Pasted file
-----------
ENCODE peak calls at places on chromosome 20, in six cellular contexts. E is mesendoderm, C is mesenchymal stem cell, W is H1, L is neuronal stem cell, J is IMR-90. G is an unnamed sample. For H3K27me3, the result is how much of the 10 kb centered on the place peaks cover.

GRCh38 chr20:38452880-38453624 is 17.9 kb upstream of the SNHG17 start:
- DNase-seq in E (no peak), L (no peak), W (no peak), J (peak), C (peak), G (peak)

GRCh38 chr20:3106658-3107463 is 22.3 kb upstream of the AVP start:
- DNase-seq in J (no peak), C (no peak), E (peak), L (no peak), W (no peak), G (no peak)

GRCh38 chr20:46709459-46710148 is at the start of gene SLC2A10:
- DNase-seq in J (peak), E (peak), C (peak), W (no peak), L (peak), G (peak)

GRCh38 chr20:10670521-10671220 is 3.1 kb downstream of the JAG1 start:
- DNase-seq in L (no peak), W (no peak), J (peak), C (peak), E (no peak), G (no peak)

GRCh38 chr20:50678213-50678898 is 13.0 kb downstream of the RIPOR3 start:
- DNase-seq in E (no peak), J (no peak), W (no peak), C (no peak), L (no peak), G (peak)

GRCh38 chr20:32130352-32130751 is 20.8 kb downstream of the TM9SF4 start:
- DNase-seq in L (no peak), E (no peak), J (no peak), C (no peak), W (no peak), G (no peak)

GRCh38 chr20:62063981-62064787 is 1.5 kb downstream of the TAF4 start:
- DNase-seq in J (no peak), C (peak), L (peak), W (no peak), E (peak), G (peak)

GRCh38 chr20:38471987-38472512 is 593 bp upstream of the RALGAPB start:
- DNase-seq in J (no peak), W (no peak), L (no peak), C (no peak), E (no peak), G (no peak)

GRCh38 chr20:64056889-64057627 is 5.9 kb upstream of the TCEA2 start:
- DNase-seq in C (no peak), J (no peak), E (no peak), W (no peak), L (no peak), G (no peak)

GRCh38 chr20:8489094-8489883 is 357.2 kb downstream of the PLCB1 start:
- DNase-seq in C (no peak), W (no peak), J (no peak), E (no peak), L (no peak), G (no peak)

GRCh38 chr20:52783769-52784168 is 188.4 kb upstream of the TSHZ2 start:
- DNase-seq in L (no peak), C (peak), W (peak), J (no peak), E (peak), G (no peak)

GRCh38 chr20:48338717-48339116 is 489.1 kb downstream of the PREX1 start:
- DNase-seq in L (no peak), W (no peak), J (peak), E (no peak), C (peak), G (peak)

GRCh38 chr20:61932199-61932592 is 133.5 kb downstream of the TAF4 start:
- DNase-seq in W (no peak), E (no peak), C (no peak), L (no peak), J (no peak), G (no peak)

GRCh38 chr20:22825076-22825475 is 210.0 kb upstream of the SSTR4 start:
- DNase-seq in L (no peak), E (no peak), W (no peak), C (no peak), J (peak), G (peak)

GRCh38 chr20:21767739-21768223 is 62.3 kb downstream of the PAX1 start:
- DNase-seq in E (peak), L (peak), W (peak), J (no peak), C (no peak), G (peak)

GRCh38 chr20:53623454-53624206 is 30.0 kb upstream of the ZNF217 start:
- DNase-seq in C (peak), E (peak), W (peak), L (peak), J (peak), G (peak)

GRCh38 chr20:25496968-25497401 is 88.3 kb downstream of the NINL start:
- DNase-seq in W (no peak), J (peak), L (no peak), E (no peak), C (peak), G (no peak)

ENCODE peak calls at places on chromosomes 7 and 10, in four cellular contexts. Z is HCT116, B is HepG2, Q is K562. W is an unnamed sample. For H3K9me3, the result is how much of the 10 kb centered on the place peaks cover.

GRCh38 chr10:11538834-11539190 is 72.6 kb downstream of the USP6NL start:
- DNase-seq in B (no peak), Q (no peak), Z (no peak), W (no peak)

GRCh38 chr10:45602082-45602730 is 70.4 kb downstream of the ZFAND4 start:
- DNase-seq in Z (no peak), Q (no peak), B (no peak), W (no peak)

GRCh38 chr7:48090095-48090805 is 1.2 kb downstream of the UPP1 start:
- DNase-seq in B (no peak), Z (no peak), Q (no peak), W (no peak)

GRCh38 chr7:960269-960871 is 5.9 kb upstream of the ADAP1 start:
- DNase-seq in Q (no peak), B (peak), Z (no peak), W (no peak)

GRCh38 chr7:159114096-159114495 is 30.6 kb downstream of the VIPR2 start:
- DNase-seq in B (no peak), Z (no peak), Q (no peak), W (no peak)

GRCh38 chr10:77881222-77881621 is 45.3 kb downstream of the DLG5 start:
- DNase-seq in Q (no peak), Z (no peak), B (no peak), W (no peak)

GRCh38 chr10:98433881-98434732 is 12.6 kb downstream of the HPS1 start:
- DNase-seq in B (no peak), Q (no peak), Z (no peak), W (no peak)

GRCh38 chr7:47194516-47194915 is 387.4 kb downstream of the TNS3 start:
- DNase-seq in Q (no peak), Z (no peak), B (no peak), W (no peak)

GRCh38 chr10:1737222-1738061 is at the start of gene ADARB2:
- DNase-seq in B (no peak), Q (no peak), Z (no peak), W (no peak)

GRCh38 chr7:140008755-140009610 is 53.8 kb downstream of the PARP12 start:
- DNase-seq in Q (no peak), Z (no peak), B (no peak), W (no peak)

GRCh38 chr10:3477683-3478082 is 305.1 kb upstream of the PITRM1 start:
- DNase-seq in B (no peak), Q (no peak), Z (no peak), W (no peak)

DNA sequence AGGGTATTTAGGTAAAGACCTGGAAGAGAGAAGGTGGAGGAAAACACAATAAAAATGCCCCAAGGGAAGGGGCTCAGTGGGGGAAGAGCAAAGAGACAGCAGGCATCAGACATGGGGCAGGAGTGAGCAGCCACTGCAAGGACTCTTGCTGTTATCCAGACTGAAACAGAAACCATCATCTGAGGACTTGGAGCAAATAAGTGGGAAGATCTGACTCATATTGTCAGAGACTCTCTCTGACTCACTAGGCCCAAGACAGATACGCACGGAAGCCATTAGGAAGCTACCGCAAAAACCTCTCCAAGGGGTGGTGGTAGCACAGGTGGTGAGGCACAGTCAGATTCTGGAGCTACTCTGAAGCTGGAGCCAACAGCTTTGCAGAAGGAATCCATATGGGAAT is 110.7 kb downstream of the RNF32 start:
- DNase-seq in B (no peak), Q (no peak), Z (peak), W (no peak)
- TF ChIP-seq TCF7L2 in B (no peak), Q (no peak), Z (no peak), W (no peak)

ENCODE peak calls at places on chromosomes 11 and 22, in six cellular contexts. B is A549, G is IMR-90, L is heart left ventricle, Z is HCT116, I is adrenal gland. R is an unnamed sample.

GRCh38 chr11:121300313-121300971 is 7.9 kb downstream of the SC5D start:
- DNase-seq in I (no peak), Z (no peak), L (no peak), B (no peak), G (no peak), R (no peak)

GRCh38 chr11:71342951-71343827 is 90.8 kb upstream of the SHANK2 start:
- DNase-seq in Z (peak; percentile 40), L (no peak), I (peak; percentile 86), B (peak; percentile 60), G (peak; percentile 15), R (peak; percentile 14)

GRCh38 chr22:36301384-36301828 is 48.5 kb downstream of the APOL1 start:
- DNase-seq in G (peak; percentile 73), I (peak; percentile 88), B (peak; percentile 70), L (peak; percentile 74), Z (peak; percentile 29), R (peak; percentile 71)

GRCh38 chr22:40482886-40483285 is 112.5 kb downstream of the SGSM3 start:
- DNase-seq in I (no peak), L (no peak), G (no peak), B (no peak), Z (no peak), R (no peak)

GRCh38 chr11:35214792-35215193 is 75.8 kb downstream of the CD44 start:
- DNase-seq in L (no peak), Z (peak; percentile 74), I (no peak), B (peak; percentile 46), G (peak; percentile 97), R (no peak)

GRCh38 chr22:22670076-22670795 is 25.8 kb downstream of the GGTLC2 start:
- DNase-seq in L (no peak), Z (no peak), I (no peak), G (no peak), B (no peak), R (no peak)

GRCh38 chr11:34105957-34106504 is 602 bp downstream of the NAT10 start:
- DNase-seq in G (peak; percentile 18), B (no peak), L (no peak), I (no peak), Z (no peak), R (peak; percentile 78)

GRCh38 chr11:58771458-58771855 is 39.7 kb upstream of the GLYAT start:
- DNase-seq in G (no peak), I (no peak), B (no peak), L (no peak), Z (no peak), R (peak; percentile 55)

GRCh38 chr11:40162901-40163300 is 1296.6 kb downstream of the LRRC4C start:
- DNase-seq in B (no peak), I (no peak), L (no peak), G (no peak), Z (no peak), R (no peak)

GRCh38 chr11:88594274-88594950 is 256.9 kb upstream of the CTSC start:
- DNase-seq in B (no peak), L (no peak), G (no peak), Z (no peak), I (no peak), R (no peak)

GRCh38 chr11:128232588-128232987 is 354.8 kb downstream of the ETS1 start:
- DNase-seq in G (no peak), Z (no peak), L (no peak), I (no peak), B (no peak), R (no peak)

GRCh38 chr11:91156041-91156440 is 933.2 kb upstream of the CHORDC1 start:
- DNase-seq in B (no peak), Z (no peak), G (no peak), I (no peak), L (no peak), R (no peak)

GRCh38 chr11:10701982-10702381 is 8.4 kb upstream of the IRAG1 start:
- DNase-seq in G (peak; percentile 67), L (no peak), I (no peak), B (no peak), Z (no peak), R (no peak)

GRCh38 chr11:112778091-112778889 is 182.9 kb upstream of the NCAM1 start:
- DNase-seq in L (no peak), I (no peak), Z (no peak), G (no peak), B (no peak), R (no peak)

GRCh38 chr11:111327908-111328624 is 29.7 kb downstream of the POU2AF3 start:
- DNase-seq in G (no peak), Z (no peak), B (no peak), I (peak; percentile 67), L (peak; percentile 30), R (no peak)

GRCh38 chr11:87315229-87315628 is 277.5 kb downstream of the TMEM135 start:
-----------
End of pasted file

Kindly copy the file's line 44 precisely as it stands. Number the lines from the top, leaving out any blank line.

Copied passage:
- DNase-seq in Q (no peak), B (peak), Z (no peak), W (no peak)